Storing local struct instance in a dynamic library

Hi all.

I'm trying to solve one problem is more than two weeks, but no results :frowning: I have a microkernel system, which is extended by dynamic libraries (dll files under windows). Every time, new library is loaded, core code calls special init function from it. One of plugins creates a GUI (I use piston library for drawing) for this system. During init() call, core code passes configuration parameters, like user window width, height and so on... So, the window may be created within init() function only. Later, core code calls another function of plugin, which is called idle(). idle() uses created window for drawing, so it should use some internal window handler, canvas object , etc.

As a starting point I used this example: piston-examples/ at master ยท PistonDevelopers/piston-examples ยท GitHub
The difference here is that, this code stores all objects in local variables and not in a struct, which I need to use between different functions calls.

So, my question is how to create and store all drawing related stuff like piston window, canvas, texture and so on in a struct between different functions calls? Is it possible to use some kind of reference to singleton struct instance within a dll?

I tried:

// gui.dll file
// globally
static mut gui: Option<Gui> = None;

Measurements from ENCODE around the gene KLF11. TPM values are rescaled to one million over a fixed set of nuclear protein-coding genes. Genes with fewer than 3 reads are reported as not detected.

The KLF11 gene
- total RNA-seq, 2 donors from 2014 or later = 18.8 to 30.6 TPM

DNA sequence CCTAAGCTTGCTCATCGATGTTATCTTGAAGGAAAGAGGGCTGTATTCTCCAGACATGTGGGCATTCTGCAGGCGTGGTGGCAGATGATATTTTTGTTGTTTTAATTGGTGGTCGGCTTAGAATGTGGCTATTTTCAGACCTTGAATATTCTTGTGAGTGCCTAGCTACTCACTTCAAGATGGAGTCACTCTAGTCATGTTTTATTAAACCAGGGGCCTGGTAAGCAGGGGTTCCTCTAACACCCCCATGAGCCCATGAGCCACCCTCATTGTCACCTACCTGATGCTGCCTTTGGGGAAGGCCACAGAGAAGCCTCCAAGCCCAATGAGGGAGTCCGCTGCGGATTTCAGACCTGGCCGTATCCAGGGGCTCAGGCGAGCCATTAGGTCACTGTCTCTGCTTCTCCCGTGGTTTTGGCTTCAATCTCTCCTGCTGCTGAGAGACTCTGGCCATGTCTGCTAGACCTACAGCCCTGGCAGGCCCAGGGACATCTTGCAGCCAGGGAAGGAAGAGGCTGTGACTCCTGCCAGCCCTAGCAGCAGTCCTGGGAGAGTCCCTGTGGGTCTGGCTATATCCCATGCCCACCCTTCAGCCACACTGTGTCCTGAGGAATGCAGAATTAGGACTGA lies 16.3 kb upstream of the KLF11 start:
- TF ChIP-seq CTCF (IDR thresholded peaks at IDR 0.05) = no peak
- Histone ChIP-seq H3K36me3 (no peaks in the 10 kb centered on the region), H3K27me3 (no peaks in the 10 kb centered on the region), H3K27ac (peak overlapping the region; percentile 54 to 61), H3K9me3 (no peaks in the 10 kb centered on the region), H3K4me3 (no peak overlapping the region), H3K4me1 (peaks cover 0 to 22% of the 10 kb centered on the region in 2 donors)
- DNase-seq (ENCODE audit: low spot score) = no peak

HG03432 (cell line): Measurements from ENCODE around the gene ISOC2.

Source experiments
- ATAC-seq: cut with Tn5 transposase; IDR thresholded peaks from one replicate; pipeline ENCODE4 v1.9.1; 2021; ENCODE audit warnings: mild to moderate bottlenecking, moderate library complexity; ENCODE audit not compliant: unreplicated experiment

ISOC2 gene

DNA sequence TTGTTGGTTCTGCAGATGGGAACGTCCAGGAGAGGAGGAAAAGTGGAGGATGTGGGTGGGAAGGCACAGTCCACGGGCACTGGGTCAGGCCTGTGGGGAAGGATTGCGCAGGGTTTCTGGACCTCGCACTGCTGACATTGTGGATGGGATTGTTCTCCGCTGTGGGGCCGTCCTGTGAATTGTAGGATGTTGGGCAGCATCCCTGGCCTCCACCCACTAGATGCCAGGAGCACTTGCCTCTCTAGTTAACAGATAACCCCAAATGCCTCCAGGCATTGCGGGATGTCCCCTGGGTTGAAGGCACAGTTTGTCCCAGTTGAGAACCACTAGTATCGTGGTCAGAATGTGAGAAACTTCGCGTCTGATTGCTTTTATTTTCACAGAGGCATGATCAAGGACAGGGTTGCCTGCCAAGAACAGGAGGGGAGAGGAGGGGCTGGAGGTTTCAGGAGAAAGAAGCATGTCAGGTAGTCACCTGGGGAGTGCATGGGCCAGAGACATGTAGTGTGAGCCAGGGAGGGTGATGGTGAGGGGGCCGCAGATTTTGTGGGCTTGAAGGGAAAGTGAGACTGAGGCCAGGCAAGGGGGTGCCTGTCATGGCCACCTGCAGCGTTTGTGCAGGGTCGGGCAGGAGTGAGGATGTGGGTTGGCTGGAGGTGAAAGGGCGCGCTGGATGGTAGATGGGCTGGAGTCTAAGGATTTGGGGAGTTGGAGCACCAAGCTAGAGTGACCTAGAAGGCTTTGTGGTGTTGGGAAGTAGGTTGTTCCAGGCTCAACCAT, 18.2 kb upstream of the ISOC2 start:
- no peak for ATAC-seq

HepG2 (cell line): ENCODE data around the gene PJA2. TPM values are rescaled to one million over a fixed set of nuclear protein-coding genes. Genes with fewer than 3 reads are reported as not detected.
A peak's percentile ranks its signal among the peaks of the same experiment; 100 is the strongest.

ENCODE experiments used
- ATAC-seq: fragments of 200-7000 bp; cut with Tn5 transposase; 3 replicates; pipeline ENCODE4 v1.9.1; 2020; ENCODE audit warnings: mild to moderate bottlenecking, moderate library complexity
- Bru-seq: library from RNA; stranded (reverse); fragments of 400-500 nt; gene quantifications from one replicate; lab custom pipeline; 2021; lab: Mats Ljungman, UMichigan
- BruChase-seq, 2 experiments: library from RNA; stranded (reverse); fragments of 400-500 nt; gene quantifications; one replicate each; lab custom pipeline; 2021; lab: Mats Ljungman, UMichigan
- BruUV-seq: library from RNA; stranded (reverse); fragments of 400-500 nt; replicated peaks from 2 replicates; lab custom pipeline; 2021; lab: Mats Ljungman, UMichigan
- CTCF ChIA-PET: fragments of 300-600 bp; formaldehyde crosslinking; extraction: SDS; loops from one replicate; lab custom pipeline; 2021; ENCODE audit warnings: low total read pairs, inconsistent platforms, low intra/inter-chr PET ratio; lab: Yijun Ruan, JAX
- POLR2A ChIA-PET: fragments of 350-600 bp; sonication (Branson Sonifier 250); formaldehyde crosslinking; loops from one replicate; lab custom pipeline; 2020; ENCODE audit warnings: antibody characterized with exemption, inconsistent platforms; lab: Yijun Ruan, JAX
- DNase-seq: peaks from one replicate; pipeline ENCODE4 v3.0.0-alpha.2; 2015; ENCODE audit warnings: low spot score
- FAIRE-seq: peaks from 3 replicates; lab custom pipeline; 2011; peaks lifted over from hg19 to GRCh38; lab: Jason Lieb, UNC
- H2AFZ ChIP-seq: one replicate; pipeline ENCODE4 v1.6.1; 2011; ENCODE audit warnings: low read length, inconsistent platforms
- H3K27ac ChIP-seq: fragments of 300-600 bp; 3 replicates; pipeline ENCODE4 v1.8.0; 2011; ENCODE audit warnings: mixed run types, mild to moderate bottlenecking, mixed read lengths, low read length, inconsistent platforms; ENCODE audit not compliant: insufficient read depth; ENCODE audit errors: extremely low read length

// in init() function
gui = unsafe { Some(Gui{ ... }) }
// in idle() function
gui.unwrap()... // produces an error, because some properties of Gui dont implement Copy trait

And this is logical, because Window should be only one, as well as a canvas.

If you want to avoid static mut a common solution is to pass some sort of opaque "user data" pointer to each event handler that is created by init().

struct State { ... }

pub extern "C" fn init() -> *mut c_void {
  let state = Box::new(State { ... });

pub extern "C" fn idle(user_data: *mut c_void) {
  let state = &mut *(user_data as *mut State);

Otherwise if the function signatures don't allow passing around extra state like this, your only option will be static variables. That's one of the reasons you see so many static variables in embedded code - hardware interrupts just switch execution to some arbitrary function so there is nowhere to put extra state apart from static variables.

Thanks! It looks great. But what about destroying of this struct?

You can use drop(Box::from_raw(ptr)) to destroy it. This will both run the destructor and deallocate the memory.

1 Like

Your kernel should expect plugins to have some sort of unload() function which does cleanup when unloading the plugin (i.e. by calling drop(Box::from_raw(ptr))).

FWIW, the method using static variables also has the same issue where we never clean up things created during init(). It's just that we've been trained to see a pointer and ask who is responsible for freeing it while you don't really think about cleaning up your statics with dynamically loaded modules.


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